What is a Kihap (Kiai in Japanese)?



This week’s post took some thought. Not because I didn’t know what to write about but because my views on the subject, especially within the Korean Martial Art Community, might not be viewed in a favorable light. I want to talk about the Kihap 기합 (Kiai in Japanese). For those of you that don’t know, it’s the “yell” you hear martial artists making during sparring, forms, breaking, etc. The word Kihap comes from two Chinese characters: 氣合. Qi (氣), which means “breath” or “spirit” is commonly translated as “energy” in English. Hé (合), means “to combine”, “to unite” or “to join”. The two radicals that combine to form “合” are “亼”, meaning to assemble or to gather together, and “口”, meaning mouth (interesting). So Kihap literally means “to unite energy”.

(It should be noted that Japanese Martial Artists use 気, a simplified version of 氣)

A Kihap is a vocal exhalation emanating from the danjeon 단전, the energy center of the body (a future post). If you ask several masters, “Why do we Kihap?”, you will get several answers. None of them are wrong but if you only listen to one or two of them, the benefits of Kihaping will be greatly decreased. So what are these reasons?

– intimidating an opponent
– focusing (both mind and body)
– forcing an exhalation
– psych oneself up
– and more……

If a martial artist only views a Kihap as a way of intimidating an opponent or psyching himself up, any loud noise will do. It is truly amazing the variety of very loud and very scary sounds you hear at martial art tournaments (some are more funny than scary – maybe they want their opponents to laugh). The problem is that only about a quarter of these Kihaps can be correctly used to force a free-flowing exhalation or to improve focus. Why? Because, only Kihaps ending in a vowel (there are a very few exceptions to this) do not restrict the flow of the breath on the exhalation. Try it. Try making some of the various Kihaps you have heard. If they end in a consonant, you will feel a restriction in your exhalation. A correct Kihap must end in a vowel. Whenever there is a restricted airflow, there is a potential to damage the lungs (Pulmonary Barotrauma). Think about it this way, take a large balloon and place a very small hole in it (so that the air is editing the balloon but slowly). Now sit on the balloon. What happens? It pops even though air is coming out of the balloon. Now I realize that this is a far cry from slightly restricting your airflow, by Kihaping incorrectly, and that your lungs are not going to pop, but it isn’t very difficult to injure them. Think about all the pressure a martial artist’s muscles place on the lungs when executing a technique, or when they hit a stack of bricks or when they get kicked by an opponent, any restriction in the airflow can cause damage to the lungs.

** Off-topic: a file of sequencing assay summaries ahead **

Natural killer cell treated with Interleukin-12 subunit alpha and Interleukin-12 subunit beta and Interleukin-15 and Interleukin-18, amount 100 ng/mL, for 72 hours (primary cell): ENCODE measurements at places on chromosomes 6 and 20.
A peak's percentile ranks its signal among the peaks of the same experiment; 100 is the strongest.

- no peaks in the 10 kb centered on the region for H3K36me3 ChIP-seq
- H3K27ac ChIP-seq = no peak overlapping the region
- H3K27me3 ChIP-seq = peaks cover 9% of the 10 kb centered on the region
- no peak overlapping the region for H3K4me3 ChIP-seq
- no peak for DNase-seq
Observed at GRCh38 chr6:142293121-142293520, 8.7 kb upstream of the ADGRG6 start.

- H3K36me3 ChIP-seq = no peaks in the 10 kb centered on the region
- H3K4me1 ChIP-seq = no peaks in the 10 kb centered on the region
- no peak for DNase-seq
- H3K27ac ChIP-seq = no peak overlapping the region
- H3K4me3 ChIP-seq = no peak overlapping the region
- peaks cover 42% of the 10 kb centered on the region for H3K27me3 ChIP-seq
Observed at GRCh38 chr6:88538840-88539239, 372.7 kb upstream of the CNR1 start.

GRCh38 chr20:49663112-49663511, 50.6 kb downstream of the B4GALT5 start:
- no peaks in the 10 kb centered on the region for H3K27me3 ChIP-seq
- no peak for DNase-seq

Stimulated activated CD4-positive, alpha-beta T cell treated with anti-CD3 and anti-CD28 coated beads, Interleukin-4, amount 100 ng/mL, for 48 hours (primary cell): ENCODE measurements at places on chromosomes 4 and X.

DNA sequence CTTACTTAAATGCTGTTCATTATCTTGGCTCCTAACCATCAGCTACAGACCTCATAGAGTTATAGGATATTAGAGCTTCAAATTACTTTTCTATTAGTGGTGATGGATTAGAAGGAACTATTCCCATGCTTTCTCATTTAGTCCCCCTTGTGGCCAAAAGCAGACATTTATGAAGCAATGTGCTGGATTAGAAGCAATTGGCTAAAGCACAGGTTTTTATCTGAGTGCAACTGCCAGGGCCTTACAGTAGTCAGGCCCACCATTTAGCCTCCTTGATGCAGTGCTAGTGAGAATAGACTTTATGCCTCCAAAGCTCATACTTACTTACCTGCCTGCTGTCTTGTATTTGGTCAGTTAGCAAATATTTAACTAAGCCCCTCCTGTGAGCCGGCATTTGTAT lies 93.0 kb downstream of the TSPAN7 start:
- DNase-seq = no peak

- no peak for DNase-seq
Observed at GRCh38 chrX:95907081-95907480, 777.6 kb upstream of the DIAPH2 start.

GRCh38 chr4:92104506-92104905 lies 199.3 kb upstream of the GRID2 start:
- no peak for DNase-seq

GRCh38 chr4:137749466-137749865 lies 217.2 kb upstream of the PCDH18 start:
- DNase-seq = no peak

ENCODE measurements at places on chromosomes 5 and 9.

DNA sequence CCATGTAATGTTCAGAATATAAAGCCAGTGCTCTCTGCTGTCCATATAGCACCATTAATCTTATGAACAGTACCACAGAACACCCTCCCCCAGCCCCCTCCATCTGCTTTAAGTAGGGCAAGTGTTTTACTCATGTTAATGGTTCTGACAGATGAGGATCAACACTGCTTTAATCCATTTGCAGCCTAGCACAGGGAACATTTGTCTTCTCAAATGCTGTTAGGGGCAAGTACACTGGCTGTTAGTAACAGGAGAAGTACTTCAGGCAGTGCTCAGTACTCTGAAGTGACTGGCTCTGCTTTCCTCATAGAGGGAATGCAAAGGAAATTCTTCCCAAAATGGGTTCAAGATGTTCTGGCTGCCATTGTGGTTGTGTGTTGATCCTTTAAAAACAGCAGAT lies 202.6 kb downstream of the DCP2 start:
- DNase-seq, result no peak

Shin Ho Kwan has three basic Kihaps. Each one is used with a specific class of techniques and all of them end in vowels.

– The first Kihap is “Ā”. It sounds like the word “eight” without the “t” on the end.
– The second Kihap is “Ō”. It sounds like the word “oh”.
– The third Kihap is “Ē”. It sounds like “eeeeeeee”.

The easiest way to describe the techniques these Kihaps are used for is by looking at three different strikes with a short stick. If you put the end of the stick on a target and push, the second Kihap is used. If you hit the target with a fast out and back motion with the stick, the third Kihap is used. If you hit the target but don’t retract the stick after impact or hit through the target before retracting the stick, the first Kihap is used.


A side notes:

– If you reverse the two Chinese characters for Kihap, 氣合, you get Hapki 合氣, or Aiki in Japanese, as in Hapkido, or Aikido in Japanese.

Something to think about……

by Master Sean Pearson

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